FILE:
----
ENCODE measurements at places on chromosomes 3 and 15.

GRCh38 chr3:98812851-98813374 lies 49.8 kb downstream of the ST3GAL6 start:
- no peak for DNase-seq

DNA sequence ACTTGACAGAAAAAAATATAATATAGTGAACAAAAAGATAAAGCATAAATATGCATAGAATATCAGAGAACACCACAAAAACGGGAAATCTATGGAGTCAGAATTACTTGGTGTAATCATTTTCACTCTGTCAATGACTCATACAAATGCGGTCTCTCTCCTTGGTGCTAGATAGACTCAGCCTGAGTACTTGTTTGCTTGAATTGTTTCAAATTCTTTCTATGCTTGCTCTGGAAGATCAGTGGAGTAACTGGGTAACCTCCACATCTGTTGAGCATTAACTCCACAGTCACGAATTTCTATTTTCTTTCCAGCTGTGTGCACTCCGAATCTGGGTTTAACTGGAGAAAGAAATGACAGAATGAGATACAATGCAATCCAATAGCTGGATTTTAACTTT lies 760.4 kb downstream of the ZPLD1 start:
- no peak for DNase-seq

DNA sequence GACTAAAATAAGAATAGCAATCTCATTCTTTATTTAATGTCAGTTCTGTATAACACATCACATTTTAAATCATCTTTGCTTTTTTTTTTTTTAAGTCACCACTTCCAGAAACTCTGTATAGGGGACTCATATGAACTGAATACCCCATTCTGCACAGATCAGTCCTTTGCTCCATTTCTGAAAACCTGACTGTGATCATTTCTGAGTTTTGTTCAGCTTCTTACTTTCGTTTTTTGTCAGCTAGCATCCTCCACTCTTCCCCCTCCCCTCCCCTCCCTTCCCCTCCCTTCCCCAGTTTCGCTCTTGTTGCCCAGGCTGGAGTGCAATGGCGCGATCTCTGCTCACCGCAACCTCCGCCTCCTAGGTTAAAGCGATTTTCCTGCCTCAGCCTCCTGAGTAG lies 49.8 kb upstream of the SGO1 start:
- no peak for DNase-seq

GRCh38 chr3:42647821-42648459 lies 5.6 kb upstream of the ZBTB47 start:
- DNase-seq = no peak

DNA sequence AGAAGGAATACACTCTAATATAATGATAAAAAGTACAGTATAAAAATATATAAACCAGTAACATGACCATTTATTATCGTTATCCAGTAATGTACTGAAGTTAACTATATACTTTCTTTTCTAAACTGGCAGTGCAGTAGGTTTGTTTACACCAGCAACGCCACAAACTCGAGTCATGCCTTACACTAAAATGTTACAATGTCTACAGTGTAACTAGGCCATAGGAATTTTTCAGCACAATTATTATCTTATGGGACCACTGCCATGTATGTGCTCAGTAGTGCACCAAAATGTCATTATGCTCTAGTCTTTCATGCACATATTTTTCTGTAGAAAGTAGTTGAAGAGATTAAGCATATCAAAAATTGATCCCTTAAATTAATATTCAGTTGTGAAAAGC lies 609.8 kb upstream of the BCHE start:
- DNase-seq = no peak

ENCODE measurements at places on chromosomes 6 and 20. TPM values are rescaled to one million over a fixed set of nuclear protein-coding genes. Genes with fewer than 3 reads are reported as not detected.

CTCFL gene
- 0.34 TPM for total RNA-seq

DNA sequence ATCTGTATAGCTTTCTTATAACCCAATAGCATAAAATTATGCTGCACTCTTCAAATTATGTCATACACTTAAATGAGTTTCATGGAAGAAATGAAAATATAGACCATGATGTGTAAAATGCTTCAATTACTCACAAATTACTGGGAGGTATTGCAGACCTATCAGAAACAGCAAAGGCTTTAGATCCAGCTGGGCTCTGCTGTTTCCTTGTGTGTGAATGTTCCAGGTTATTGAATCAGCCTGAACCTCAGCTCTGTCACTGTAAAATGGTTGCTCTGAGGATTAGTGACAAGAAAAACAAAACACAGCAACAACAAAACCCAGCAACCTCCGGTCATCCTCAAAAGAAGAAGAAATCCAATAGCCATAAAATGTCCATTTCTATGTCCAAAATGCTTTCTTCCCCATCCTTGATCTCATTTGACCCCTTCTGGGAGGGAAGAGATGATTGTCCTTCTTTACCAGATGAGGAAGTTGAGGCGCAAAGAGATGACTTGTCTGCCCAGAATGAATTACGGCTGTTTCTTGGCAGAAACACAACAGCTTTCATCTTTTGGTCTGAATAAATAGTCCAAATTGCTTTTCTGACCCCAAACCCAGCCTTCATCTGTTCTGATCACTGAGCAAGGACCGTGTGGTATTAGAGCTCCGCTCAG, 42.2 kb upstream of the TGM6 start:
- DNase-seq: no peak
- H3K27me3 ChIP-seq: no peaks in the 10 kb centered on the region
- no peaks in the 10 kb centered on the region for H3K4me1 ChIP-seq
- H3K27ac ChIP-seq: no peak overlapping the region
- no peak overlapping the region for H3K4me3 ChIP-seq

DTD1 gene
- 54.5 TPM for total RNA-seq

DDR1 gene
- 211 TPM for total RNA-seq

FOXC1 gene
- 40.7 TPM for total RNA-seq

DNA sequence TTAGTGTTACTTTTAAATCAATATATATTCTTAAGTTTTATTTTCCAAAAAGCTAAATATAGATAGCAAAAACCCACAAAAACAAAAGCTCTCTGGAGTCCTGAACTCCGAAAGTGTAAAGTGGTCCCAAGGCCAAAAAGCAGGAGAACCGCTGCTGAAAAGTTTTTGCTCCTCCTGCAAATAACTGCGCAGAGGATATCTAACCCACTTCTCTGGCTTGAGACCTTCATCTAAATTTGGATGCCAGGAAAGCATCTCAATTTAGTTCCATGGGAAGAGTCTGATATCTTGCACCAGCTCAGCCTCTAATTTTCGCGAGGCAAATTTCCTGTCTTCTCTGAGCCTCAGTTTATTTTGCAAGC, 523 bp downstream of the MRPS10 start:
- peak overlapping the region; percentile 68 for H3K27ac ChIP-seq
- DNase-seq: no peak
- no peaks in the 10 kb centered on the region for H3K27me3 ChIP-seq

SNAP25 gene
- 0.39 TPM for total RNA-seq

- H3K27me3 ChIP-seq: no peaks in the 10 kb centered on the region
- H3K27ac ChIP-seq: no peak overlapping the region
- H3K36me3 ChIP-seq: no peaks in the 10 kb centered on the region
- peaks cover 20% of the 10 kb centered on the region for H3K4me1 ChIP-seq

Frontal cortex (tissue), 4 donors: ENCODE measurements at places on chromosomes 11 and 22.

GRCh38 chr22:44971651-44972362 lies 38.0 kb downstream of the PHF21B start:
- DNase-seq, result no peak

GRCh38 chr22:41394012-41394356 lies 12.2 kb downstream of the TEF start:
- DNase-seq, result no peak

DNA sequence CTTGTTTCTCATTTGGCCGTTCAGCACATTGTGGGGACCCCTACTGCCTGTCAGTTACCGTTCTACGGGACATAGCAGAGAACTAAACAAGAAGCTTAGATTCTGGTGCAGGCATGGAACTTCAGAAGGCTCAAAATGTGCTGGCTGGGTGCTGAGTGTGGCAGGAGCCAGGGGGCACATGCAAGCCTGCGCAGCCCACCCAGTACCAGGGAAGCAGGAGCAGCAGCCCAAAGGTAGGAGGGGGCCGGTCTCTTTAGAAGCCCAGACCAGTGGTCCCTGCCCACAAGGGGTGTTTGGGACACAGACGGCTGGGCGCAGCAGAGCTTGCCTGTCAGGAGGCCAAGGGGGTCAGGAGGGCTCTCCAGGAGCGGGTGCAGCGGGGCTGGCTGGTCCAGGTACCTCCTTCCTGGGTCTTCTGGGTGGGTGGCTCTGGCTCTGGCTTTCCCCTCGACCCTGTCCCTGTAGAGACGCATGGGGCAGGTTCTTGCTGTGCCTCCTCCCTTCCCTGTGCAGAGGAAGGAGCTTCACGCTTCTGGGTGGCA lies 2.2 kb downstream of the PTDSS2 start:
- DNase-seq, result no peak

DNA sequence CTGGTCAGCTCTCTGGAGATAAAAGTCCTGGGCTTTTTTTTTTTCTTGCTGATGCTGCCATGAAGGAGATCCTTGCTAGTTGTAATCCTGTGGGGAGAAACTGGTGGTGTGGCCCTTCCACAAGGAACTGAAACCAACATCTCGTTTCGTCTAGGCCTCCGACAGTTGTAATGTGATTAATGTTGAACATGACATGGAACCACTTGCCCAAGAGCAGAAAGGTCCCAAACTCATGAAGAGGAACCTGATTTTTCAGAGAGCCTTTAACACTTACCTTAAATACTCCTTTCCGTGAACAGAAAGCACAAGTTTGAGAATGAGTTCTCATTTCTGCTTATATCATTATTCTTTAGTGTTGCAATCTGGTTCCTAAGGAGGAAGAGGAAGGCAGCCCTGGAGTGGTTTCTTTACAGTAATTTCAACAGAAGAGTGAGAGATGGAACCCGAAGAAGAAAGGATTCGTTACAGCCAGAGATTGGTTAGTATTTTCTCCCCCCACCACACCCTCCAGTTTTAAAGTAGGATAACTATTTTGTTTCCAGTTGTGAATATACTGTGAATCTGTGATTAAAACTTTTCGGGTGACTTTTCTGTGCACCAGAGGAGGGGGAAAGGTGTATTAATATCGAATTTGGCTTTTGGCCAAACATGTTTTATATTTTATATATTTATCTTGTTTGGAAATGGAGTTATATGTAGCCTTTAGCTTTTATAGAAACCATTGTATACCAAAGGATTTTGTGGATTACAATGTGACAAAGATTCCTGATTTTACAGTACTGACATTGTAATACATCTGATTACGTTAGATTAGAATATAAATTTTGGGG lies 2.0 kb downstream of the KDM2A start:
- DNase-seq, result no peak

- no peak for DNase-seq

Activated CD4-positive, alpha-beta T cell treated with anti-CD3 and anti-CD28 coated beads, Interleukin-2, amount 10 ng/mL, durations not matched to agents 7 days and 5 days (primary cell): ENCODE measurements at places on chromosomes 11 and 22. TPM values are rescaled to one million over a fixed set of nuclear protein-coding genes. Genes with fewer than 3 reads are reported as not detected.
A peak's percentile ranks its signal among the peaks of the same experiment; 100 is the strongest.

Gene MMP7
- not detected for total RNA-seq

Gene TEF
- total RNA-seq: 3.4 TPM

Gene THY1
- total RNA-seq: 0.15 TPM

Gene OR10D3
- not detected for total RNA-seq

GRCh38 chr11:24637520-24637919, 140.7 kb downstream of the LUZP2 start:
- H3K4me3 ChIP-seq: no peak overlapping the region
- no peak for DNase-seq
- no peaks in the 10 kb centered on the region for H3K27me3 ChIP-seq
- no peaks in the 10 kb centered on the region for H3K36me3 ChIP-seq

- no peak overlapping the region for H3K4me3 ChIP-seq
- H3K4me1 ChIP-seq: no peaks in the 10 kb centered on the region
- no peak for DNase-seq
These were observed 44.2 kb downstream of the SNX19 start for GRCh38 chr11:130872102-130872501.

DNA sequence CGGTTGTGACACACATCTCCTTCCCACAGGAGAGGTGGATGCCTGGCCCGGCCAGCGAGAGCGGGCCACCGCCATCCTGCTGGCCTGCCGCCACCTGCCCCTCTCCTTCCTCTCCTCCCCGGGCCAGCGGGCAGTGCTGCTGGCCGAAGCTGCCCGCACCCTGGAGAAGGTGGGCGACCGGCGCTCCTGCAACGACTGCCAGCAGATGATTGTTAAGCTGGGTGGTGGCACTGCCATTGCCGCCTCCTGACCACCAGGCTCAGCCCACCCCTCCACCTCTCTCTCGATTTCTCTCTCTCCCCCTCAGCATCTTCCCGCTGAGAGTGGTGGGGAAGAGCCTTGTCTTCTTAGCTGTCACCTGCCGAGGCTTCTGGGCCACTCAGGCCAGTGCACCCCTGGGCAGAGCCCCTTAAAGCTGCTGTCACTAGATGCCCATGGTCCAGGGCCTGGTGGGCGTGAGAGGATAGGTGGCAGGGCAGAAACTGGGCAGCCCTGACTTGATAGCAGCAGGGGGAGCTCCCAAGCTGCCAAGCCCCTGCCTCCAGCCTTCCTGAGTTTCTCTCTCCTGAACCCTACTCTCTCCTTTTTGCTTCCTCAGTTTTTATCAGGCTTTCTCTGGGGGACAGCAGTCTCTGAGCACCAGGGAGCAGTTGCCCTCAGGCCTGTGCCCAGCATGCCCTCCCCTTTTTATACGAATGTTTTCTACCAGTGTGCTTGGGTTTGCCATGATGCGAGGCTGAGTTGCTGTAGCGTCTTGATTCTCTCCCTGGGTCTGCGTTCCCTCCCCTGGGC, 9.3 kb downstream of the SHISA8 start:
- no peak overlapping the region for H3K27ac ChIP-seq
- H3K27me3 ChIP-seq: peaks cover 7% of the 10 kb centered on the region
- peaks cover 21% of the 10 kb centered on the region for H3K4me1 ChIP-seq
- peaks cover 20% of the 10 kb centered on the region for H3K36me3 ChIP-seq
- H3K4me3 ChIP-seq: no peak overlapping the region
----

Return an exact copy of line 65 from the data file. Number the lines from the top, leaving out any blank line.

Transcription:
These were observed 44.2 kb downstream of the SNX19 start for GRCh38 chr11:130872102-130872501.